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Everyone who’s been knows, and everyone who hasn’t has heard: Southeast Asia is cheap.
You can live like a rockstar for a fraction of what you normally spend back home (if you’re smart).
But, all too often, people visit Southeast Asia expecting everything to be cheap and that’s simply not the case. There are a countless number of ways you can get ripped off or pushed into a more expensive option when it’s simply not necessary.
A lot of these learnings simply come with experience and awareness. I personally learned a lot during my time there, specifically 5 odd lessons from long-term travel.
Nonetheless, a few tips can go a long way to help ensure you have that rockstar experience and are able to get the most ‘bang for your buck’.
1. Eat the street food
Whatever preconceived notions you have about street food need to be left back home. The food is delicious, sanitary, and cheap!
Eating food from these street stalls and carts is almost always the best option. If you want your foreign currency to go a long way, this is a must.
A lot of people have this idea that the street food is more likely to get them sick—wrong!
After over three months of traveling through Southeast Asia I got sick twice. Both times from pizza. Never from the street food.
In fact, most travelers said the same thing: it was the Western food that got them sick.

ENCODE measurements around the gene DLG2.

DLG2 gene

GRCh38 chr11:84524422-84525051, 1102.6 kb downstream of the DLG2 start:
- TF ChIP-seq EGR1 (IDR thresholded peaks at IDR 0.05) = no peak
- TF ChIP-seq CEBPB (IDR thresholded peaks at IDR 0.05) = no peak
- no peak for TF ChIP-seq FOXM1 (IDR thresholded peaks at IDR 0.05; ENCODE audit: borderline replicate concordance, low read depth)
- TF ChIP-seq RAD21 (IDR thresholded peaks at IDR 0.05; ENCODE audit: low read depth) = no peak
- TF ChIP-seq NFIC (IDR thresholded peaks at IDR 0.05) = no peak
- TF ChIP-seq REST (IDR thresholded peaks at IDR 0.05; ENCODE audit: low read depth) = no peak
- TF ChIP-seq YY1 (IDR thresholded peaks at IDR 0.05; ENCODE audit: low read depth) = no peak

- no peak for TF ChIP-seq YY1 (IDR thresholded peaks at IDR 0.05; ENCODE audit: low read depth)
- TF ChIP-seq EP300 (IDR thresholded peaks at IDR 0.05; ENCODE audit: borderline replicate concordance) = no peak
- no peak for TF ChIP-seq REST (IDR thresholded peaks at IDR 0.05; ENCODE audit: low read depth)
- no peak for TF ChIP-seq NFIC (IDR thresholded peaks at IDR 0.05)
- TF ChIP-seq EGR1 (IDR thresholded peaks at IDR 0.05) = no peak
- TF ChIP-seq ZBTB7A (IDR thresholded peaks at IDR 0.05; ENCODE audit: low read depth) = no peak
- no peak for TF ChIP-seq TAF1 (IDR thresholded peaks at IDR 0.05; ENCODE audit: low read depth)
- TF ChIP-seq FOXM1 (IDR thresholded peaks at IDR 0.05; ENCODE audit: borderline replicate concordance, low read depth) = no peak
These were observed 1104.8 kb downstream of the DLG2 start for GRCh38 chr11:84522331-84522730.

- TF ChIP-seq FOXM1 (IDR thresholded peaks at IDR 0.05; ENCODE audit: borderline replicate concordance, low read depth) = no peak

In Thailand, Cambodia, and Laos you can usually have a delicious meal for about $1-3. Throw in a beer and you’re looking at the cheapest, most economical meal you’ve had in a long time.
2. Research your accommodation
Hostels aren’t big in Southeast Asia. You won’t find many at all.
What you will find are great little guesthouses and homestays. You’ll almost always have your own room, and this can be shared with your travel partners.
A lot of people like to just show up to each new country/city and find a place on the spot. While this is very possible, I don’t entirely recommend it.
a) During busy/high season most of the best value spots will be booked up already.
b) You may end up wandering the streets for hours with your luggage/backpack before you find a place you like and want to call home for a few nights.
c) You will probably end up paying more, and if you go for the cheapest option it’s not going to be pretty.
A little research goes a long way. Your best friends during your travels here are:
a) Travelfish.org – Incredible website run by a super cool couple living in Southeast Asia. They are absolute experts on every little town and their accommodation reviews were very helpful and accurate. We found some gems through them—highly recommended.
b) TripAdvisor.com – If it was rated highly on TripAdvisor it was almost always a great spot. They also have an app you should download for your smartphone, which helps you make quick decisions as you’re moving around.
c) LonelyPlanet.com – Good, but their accommodation reviews and recommendations were not nearly as updated or reliable as the first two.
I don’t recommend hostelworld.com for Southeast Asia travel, but I did occasionally use it to pre-book places. Generally, you end up paying a lot more and they don’t have a lot of the best guesthouses.
If you’re looking for the hostel experience and want to meet other travelers, you can still find great spots through the aforementioned sites.
I am a big advocate of having a wide-open itinerary with very few actual plans. It’s all about letting go and allowing the adventure to unfold. With that said, I found that researching accommodations paid off huge.
Below is picture of the place I stayed at for one month in Chiang Mai, Thailand. For less than $300—total.
I told you, rockstar life. 🙂